26 Feb 2016 University Hospital Approves $30 Million ER Expansion
Mary Anne Nolan can see the evidence all around her that University Hospital needs to expand its Emergency Department. She walks past a patient on a stretcher in the hallway sipping a soda while he waits for a room to open up. And in the main waiting room, there are few empty chairs and it is just early afternoon, well before the busy time.
“This is not what you would like to see is this many people sitting in a waiting room,” Nolan said.
University’s board took a big step to remedy that Thursday by voting to approve a $30 million expansion of the Emergency Department. The last major expansion was in 2003 and that Emergency Department was designed to handle 54,000 visits a year; last year, the ED saw 80,000, said Scott Ansede, vice president for professional and support services.
“Clearly, we have some demand for space we need to accommodate,” he said. The new space will expand from 36,000 square feet to 58,000 square feet and will increase the number of treatment rooms from 53 to 78. The rooms will be laid out in a much more efficient pattern in essentially pods, with 12 patient rooms ringing a central area for care providers, which should provide everything needed for care just steps away instead of staff running all over, Ansede said.
“They can spend much more time hands-on with that patient in the room and make the process so much quicker,” he said.
“It’s almost like, instead of having a large ED you have several small ones within it that are pretty self-sufficient,” said Mary Anne Nolan, director of Emergency Services.
The traffic flow is kind of like a racetrack, she said. The outer ring of the pod is the rooms where patients and families will enter and leave and the inner ring with a central nurses station is where the caregivers will travel back and forth to the rooms.
“Right now, there’s all kinds of people walking through the hallways,” Nolan said, as she stood in a hallway dodging stretchers and staff members in scrubs. “It eliminates some of that.”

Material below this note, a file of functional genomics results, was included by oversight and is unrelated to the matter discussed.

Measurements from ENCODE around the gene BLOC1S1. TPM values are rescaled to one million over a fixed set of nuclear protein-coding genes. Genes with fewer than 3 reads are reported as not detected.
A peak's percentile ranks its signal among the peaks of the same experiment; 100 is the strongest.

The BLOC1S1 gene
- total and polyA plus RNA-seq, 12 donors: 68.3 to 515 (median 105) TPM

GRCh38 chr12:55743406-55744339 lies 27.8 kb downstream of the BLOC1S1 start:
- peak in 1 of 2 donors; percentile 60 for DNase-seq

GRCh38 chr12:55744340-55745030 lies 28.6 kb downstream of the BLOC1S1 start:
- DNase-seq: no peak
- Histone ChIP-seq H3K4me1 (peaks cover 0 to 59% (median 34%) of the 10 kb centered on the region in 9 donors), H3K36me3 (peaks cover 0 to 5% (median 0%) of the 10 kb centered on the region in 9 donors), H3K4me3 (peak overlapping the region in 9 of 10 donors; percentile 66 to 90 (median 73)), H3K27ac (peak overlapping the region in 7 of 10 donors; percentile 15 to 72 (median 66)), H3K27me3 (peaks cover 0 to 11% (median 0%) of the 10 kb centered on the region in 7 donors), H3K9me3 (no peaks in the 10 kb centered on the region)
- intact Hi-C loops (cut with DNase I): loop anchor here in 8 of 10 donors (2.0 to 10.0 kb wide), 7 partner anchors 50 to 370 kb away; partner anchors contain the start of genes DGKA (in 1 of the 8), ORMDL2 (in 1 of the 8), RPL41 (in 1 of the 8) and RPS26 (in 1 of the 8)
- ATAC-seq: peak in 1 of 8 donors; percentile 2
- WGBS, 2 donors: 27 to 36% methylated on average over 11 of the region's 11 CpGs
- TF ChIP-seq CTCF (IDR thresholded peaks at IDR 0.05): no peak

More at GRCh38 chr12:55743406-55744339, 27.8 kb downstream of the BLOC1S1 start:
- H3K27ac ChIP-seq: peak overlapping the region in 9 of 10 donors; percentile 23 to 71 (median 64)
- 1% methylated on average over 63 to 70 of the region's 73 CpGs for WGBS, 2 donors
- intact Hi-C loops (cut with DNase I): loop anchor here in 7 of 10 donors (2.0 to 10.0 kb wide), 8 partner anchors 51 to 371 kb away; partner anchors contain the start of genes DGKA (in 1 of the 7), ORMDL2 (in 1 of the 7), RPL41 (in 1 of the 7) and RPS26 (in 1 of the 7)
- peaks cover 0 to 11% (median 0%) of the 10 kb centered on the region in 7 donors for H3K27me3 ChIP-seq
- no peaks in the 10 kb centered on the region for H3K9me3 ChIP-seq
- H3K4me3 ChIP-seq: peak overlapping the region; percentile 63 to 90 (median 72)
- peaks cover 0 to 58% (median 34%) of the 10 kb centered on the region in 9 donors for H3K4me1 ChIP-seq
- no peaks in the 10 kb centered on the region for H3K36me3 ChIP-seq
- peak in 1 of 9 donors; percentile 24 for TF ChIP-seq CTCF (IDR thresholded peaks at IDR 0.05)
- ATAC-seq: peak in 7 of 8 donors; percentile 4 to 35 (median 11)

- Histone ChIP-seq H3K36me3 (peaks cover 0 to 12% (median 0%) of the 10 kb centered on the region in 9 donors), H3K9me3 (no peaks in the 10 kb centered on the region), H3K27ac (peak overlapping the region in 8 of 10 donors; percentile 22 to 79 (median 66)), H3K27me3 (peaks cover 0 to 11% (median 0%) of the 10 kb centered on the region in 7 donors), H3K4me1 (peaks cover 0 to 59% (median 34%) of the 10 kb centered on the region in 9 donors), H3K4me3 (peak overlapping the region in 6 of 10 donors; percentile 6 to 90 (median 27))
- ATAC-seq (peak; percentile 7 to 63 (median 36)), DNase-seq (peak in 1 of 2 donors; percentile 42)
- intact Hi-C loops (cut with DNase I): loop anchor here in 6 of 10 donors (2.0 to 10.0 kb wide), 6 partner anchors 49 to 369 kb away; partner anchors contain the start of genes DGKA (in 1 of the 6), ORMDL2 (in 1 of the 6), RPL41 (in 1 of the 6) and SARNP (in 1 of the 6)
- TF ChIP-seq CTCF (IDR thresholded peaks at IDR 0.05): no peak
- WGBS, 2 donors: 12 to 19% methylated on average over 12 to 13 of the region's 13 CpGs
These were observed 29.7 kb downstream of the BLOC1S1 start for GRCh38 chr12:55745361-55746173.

There will also be a separate pod of six beds for behavioral health patients that should be less bustling than the main pods, Nolan said.
“Fewer noises, fewer people wandering around, trying to provide a more calm environment,” she said.
The renovation and expansion will take place in phases over about three years so that it will not disrupt the access to and operations of the department, Ansede said.
There should be the same number of beds currently available at all times during the construction, Nolan said, and she expects volume to stay about the same or rise slightly during construction. The renovation will result in a much easier and clearer main entrance to the Emergency Department for both ambulances and walk-in patients, Ansede said.
The ED is the point of access for most inpatients, with 73 percent coming through the department, officials said. The parking, which is a little haphazard and on different levels now, will increase from 36 spaces to 57, Ansede said. It will also move some large unsightly equipment in front of the department and take out a gangly metal helipad in front of the entrance in favor of a new landing pad on the ED roof.
“It’s also a beautification project,” joked board chair Levi Hill IV. And while it is a big investment, it is needed for the future, he said.
“Everything we are spending money on really is going to advance our mission,” Hill said.